Top-up assessments last up to two hours and will include tests of reading, writing and cognitive processing. However, if the results of an IQ test have been reported in your previous report, this part of the assessment will be omitted.
Full diagnostic assessment for dyslexia and/or dyspraxia – Diagnostic assessment sessions take approximately two hours in addition to the screening session. In order to meet the criteria for diagnosis, a range of tests is administered to assess various aspects of cognitive processing, visuo-motor skills, literacy skills and underlying verbal and non-verbal ability.
At the end of the assessment, you will have the opportunity to discuss the outcomes with your assessor. If you have been found to be dyslexic or dyspraxic, you will able to discuss support (such as tuition in study skills) and you will be given a booklet with answers to FAQs. You will be asked if you are happy for us to share (very limited) information about your assessment with your course tutor or administrator on a ‘need to know’ basis. The assessors will arrange for you to have extended borrowing time from the library and will give you stickers to attach to your course work to alert markers that you are dyslexic. The sticker refers your markers to the UCL guidance for assessing the work of students with specific learning difficulties. [link to guidance]
Assessment reports – Your assessor will write a full diagnostic assessment report (or a top-up report, including a summary of your previous report). You will collect your report from Student Disability Services within two weeks of your assessment. If you are applying for DSAs, you will send a copy of the report as evidence to support your application. You will be notified (by email) by your assessor when your report is ready for collection.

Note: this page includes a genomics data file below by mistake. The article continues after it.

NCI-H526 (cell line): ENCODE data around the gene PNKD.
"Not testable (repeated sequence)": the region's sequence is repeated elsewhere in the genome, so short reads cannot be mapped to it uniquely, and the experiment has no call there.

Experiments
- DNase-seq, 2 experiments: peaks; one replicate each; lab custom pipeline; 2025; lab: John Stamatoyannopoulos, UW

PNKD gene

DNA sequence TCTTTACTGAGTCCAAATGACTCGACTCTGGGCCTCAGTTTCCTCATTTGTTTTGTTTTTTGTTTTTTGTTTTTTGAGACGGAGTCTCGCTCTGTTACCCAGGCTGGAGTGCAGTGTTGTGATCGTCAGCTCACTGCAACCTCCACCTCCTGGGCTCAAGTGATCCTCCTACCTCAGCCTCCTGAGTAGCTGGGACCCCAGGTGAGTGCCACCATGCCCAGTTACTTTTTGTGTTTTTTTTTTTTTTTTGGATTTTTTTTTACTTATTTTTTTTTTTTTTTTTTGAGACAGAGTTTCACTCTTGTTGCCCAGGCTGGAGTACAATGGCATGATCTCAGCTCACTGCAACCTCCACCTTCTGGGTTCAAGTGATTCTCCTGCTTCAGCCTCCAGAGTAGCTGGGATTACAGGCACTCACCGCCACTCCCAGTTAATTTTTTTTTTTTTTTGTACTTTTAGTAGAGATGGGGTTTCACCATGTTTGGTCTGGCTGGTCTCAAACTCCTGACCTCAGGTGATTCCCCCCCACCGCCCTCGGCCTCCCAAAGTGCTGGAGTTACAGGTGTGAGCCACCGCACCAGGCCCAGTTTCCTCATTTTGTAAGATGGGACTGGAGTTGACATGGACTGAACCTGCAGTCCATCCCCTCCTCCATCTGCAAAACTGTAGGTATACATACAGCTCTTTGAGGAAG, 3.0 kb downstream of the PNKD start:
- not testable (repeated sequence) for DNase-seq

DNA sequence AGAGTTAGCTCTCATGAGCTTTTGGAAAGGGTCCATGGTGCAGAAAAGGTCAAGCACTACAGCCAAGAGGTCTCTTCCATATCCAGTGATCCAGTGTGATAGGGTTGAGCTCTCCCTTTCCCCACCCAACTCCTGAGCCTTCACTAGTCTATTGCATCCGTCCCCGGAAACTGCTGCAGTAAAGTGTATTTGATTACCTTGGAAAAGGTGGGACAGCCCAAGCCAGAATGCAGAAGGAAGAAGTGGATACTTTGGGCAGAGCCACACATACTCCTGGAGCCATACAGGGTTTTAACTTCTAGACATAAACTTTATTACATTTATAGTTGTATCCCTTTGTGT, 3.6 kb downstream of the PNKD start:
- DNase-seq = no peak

Your examination arrangements (e.g., extra time) will be based on your performance at assessment, and your assessor will make the necessary arrangements with the Examination Section.
Assessments for special examination arrangements – Even if you come to UCL with an up-to date diagnostic assessment report, you will still need to make an appointment with one of the assessors for a short session to establish your examination arrangements (e.g., extra time; use of a computer).
At UCL, the amount of extra time granted relates to the severity of the current effects of your dyslexia on the speed and accuracy of your reading and writing. The exam arrangements assessment takes about one hour and generates eight measures of performance (four relate to reading and four to writing). The amount of extra time granted ranges from five to twenty minutes per hour – and may differ from the provision you may have received previously. If you have handwriting difficulties, measures of proficiency in typing are also taken and, if appropriate, you may be granted permission to use a PC in exams. After the short assessment you will have the opportunity to discuss your wider support needs (such as tuition in study skills). Extended library borrowing time will be arranged and you will be given stickers to attach to your course work to alert markers that you are dyslexic. The stickers refer your markers to the UCL guidance for assessing the work of students with specific learning difficulties [link to guidance]. Your assessor will liaise with the Examination Section regarding your exam arrangements and you will be asked if you agree for us to inform your course administrator about the outcome of the assessment.